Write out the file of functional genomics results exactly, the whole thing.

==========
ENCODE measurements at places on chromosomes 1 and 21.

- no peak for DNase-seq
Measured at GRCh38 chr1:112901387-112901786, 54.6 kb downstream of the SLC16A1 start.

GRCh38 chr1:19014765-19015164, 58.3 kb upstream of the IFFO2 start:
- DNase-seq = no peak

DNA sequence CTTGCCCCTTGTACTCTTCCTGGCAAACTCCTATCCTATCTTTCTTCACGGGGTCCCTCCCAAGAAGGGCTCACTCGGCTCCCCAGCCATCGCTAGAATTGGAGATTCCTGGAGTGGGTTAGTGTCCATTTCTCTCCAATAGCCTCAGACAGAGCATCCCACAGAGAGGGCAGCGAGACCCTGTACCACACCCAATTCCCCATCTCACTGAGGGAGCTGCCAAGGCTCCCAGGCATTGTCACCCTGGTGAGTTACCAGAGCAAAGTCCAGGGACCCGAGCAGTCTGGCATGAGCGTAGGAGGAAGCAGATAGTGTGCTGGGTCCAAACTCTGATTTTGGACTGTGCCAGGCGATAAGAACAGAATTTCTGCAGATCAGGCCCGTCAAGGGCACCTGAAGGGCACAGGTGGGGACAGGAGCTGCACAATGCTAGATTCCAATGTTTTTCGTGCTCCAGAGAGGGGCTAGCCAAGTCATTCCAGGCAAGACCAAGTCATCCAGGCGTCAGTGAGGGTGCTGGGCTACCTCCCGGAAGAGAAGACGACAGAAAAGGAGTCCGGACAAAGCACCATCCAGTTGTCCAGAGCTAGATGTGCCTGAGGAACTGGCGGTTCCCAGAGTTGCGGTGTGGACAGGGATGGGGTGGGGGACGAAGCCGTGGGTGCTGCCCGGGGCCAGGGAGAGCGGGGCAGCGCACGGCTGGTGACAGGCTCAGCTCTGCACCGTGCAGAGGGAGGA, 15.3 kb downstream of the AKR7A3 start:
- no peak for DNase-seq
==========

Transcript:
ENCODE measurements at places on chromosomes 1 and 21.

- no peak for DNase-seq
Measured at GRCh38 chr1:112901387-112901786, 54.6 kb downstream of the SLC16A1 start.

GRCh38 chr1:19014765-19015164, 58.3 kb upstream of the IFFO2 start:
- DNase-seq = no peak

DNA sequence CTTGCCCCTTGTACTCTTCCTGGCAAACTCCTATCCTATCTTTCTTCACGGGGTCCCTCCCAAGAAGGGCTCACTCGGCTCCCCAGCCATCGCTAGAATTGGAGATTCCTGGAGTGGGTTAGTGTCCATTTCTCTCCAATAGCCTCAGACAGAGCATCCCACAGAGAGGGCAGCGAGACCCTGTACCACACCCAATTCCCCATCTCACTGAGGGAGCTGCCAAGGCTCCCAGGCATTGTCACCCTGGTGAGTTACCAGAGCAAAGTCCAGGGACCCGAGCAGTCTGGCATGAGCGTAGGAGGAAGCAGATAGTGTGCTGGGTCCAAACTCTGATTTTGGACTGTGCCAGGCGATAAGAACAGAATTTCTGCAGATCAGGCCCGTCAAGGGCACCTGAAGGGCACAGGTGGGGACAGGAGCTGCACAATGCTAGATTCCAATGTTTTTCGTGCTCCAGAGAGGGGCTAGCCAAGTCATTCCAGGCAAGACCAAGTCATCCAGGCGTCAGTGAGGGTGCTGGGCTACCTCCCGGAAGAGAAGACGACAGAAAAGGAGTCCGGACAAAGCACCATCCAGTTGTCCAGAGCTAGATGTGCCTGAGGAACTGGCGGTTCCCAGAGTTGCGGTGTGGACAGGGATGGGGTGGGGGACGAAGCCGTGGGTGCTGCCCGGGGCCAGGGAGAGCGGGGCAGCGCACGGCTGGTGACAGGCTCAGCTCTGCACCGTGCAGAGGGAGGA, 15.3 kb downstream of the AKR7A3 start:
- no peak for DNase-seq